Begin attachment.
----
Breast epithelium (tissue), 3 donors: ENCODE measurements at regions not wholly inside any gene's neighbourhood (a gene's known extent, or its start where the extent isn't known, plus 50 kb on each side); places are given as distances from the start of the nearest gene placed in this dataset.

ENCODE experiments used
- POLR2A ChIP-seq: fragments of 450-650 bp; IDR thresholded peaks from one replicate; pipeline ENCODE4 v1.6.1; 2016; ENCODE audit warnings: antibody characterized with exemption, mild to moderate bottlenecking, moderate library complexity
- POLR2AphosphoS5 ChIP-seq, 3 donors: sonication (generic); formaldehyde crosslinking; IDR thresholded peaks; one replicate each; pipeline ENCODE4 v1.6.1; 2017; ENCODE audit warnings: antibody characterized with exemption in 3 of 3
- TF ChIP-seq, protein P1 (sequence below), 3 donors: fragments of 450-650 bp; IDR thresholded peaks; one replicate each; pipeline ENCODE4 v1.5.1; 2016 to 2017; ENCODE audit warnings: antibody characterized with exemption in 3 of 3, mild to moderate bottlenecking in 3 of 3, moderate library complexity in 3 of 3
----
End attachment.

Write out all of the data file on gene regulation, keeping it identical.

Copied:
Breast epithelium (tissue), 3 donors: ENCODE measurements at regions not wholly inside any gene's neighbourhood (a gene's known extent, or its start where the extent isn't known, plus 50 kb on each side); places are given as distances from the start of the nearest gene placed in this dataset.

ENCODE experiments used
- POLR2A ChIP-seq: fragments of 450-650 bp; IDR thresholded peaks from one replicate; pipeline ENCODE4 v1.6.1; 2016; ENCODE audit warnings: antibody characterized with exemption, mild to moderate bottlenecking, moderate library complexity
- POLR2AphosphoS5 ChIP-seq, 3 donors: sonication (generic); formaldehyde crosslinking; IDR thresholded peaks; one replicate each; pipeline ENCODE4 v1.6.1; 2017; ENCODE audit warnings: antibody characterized with exemption in 3 of 3
- TF ChIP-seq, protein P1 (sequence below), 3 donors: fragments of 450-650 bp; IDR thresholded peaks; one replicate each; pipeline ENCODE4 v1.5.1; 2016 to 2017; ENCODE audit warnings: antibody characterized with exemption in 3 of 3, mild to moderate bottlenecking in 3 of 3, moderate library complexity in 3 of 3